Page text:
Last year, he started to expand the AKU's activities into Korean diaspora communities as he felt it was important for them to work with local governments they were living under; and as a means to help South Koreans better understand about the world.

Through his efforts, in June the organization received special consultative status with the United Nations Economic and Social Council (ECOSOC), which is responsible for discussing global economic and social agendas, and coming up with policy recommendations for U.N. member states. It has also has been partnering with the U.N.'s Department of Public Information (DPI) since 2016, contributing to the development, implementation and monitoring of items agreed on by U.N. member nations.

Meanwhile, his unification movement was likely influenced by his family members, including his great uncle, who was a member of the Korean anti-colonial movement against the Japanese, and helped draft the Independence Declaration in 1919; and his father Moon Sun-myung, the late leader of the Unification Church, who met with then North Korean leader Kim Il-song in 1991 and opened up several North Korean businesses since then including tours to Mount Geumgang in 1994.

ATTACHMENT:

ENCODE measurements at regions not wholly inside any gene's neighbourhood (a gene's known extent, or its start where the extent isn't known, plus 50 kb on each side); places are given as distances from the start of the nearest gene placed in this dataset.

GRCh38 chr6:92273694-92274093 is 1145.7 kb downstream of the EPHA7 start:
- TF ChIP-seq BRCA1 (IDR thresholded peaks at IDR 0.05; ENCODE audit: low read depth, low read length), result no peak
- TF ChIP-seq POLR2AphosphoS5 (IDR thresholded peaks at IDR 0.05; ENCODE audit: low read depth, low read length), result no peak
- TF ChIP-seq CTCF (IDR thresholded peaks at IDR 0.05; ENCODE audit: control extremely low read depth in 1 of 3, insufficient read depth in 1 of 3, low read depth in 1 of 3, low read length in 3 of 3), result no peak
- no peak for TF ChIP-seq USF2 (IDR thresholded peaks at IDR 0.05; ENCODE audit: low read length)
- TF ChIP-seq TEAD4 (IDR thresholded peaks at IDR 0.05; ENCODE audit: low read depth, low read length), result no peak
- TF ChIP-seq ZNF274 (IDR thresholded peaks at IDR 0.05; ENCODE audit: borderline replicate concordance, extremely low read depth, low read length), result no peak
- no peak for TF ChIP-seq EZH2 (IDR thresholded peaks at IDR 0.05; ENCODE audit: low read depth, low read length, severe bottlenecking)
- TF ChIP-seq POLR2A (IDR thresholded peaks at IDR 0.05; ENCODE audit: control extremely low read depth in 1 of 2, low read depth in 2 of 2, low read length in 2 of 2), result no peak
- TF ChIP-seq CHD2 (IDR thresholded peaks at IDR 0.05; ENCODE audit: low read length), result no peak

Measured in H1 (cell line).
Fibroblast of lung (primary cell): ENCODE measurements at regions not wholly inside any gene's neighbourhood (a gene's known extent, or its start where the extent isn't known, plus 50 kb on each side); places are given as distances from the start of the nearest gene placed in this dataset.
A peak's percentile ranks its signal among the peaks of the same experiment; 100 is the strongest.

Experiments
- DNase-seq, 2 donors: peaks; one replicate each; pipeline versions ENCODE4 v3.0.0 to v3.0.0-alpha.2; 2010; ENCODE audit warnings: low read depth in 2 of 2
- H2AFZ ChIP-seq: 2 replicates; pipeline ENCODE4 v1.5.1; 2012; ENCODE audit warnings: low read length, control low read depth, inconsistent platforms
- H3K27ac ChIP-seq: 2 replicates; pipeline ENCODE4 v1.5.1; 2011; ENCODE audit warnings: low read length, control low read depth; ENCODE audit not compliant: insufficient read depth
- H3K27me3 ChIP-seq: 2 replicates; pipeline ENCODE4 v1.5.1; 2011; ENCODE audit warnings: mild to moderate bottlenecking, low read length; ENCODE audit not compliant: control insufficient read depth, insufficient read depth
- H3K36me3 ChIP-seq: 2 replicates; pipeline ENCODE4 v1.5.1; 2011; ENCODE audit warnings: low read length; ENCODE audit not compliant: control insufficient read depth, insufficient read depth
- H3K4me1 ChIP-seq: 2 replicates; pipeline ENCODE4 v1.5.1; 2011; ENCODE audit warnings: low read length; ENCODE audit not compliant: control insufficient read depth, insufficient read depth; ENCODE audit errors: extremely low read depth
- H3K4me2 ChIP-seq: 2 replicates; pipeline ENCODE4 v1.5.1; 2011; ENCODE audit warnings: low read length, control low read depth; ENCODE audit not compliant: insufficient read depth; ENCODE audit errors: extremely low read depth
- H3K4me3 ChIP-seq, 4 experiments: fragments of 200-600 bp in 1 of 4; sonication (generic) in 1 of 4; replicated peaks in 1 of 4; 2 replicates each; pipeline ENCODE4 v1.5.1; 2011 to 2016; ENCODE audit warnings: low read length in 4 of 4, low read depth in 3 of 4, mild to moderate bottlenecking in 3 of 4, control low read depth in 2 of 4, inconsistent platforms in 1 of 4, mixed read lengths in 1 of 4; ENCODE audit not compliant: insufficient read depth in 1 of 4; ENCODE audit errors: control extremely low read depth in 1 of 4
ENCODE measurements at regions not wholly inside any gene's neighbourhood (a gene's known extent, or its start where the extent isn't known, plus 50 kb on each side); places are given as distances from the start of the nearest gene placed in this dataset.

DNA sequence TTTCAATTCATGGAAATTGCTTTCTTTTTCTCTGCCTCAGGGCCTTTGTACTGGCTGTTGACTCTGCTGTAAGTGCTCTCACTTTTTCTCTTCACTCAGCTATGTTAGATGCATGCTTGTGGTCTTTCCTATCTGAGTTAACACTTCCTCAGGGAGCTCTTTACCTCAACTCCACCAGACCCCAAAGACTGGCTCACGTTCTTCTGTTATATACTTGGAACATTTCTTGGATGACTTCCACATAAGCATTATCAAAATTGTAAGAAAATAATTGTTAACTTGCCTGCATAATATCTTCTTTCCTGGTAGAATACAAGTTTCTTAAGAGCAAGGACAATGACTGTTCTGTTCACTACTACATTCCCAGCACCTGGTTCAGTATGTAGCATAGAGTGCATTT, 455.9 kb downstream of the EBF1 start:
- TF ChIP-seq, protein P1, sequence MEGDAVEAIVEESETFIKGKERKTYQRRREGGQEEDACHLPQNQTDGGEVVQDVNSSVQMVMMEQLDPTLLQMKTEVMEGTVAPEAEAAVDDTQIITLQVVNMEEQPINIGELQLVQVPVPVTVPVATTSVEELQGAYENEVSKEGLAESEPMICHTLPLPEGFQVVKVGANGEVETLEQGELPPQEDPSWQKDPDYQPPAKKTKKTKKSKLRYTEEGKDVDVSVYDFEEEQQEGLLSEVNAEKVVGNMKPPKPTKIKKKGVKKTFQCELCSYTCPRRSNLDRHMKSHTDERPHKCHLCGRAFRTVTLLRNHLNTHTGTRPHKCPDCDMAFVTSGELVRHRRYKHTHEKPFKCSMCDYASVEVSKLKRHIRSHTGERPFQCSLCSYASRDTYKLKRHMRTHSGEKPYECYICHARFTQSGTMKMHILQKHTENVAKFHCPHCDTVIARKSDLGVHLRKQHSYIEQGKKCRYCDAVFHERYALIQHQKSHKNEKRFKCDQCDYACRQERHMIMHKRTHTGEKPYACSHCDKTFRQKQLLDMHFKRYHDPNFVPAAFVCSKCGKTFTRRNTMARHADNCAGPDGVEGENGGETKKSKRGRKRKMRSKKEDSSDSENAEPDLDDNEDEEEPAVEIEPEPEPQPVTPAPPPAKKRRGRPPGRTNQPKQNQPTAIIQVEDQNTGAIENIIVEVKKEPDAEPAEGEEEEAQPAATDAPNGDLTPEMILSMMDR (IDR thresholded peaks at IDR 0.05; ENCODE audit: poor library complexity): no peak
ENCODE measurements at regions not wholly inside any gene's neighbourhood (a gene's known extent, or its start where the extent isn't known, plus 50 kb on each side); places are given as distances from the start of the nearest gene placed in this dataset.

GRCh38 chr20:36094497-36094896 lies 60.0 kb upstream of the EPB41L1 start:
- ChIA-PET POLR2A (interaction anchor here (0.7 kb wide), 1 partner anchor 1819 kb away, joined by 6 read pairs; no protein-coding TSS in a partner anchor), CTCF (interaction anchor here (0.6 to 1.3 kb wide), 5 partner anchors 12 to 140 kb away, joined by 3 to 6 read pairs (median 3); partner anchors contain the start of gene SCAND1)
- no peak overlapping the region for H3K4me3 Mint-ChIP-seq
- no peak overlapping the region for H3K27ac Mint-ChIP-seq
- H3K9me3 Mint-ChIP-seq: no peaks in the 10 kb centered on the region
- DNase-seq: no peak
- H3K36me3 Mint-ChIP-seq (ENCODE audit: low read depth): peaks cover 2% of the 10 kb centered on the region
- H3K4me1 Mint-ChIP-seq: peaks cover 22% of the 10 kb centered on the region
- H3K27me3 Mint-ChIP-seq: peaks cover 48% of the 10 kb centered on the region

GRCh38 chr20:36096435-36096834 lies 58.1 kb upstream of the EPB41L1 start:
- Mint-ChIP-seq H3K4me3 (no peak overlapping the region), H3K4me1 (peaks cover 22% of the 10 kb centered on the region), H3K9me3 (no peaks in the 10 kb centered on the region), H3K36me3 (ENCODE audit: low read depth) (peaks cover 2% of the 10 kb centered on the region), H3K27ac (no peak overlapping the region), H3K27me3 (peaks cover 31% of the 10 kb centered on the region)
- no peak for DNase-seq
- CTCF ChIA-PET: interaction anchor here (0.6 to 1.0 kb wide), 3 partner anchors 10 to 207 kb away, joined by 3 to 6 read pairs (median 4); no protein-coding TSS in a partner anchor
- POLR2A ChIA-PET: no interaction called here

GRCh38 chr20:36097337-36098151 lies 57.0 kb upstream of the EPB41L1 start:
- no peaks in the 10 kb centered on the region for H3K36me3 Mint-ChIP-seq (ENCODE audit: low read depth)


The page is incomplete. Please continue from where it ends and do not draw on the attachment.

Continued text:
Tripartite alliance is important for unification

As a keen activist and peace builder, and the leader of an organization that which gives recommendations to the body advising U.N. states, Moon shared his insights on current diplomatic matters on the peninsula.

He highlighted the importance of maintaining the tripartite alliance between Seoul, Tokyo and Washington, and urged the government to stop "tit-for-tat" moves in response to Japan's removal of South Korea from its trusted trading partners list, and to resolve troubled relations to build the groundwork for a peaceful unification.